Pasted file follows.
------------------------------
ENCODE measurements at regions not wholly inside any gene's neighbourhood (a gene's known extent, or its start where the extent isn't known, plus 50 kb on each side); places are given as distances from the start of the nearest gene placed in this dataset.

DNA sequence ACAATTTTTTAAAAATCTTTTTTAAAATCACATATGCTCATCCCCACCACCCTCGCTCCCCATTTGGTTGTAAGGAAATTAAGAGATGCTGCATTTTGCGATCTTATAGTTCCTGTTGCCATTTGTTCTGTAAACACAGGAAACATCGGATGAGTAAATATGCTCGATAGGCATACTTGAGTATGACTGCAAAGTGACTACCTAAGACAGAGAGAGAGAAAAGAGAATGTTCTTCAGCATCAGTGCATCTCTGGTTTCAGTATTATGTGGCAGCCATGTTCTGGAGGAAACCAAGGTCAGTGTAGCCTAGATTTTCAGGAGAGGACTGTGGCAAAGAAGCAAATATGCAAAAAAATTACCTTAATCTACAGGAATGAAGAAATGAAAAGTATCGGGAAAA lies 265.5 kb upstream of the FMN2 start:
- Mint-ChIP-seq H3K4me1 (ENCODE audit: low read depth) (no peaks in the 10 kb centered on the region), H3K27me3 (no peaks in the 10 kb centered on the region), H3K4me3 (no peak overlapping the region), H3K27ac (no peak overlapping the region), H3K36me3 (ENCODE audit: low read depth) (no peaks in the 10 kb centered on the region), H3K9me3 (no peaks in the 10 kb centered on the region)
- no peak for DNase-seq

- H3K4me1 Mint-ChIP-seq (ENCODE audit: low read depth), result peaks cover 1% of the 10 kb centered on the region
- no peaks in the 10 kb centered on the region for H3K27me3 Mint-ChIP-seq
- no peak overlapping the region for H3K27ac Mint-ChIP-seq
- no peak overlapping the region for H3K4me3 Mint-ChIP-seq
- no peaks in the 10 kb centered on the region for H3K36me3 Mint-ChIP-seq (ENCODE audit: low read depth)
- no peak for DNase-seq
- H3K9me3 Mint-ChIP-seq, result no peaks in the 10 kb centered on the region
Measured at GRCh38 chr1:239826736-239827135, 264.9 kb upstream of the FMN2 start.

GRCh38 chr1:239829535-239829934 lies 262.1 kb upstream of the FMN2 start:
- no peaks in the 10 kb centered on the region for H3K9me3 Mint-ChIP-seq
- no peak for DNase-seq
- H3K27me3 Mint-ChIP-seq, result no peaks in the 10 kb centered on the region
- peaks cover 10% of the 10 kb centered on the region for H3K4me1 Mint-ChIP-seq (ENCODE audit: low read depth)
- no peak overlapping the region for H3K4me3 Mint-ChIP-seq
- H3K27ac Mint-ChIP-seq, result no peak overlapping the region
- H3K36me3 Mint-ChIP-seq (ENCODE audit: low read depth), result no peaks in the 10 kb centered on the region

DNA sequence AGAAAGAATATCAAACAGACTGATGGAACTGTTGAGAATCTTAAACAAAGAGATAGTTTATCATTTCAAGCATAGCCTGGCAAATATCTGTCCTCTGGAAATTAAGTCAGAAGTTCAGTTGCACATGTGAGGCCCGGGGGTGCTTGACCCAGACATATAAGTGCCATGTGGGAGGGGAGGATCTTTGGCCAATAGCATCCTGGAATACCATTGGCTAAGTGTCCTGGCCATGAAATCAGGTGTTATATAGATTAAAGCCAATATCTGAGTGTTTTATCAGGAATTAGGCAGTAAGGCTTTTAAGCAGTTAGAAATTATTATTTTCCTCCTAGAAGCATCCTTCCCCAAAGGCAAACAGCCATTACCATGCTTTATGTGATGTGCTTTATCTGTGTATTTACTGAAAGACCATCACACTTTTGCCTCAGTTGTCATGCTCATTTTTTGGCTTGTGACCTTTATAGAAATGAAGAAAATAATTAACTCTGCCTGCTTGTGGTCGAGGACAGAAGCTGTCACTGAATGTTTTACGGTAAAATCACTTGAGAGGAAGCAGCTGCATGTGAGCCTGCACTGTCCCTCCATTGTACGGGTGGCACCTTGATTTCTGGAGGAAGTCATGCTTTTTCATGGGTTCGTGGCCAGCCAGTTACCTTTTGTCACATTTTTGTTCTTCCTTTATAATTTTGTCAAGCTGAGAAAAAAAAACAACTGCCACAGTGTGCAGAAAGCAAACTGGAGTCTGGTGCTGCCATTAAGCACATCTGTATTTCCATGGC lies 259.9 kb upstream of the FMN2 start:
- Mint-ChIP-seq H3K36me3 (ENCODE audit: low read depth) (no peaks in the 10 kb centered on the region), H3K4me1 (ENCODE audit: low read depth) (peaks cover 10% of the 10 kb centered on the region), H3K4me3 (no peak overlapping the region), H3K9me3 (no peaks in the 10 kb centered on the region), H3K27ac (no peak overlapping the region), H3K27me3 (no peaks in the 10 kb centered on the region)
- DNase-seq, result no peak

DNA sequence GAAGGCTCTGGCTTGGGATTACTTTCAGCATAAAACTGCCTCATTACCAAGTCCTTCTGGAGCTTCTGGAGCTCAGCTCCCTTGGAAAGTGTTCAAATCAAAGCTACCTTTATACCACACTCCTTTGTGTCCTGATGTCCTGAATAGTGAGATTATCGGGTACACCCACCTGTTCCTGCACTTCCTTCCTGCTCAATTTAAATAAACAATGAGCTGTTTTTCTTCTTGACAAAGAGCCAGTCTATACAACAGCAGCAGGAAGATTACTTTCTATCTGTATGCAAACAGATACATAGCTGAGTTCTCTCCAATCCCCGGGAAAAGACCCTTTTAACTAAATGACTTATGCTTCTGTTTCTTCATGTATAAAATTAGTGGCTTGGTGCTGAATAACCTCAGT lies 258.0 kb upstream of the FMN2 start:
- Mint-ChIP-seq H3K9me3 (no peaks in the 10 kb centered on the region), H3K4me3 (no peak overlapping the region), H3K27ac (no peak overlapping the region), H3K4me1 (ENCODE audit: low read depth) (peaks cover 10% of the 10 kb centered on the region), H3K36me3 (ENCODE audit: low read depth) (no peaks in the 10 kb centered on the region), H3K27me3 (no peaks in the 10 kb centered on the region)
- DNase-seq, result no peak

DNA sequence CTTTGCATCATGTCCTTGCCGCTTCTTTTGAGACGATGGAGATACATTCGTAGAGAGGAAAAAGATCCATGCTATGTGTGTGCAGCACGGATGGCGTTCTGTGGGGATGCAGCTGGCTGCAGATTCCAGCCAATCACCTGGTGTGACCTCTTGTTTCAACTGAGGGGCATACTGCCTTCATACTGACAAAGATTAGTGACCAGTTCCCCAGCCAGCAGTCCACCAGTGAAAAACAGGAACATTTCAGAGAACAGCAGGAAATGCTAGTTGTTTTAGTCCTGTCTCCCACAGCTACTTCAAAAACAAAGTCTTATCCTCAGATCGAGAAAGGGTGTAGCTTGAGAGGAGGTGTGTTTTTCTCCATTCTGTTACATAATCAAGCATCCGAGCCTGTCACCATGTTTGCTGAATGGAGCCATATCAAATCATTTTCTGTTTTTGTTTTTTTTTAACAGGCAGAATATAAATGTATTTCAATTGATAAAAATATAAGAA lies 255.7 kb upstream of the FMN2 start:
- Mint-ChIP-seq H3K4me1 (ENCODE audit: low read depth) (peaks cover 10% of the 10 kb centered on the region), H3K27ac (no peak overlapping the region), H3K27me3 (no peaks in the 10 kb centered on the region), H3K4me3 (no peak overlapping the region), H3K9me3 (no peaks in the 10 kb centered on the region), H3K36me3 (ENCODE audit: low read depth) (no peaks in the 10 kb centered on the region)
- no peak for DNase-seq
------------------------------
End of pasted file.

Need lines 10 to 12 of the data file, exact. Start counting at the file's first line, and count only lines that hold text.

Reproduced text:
- no peak for DNase-seq
- H3K9me3 Mint-ChIP-seq, result no peaks in the 10 kb centered on the region
Measured at GRCh38 chr1:239826736-239827135, 264.9 kb upstream of the FMN2 start.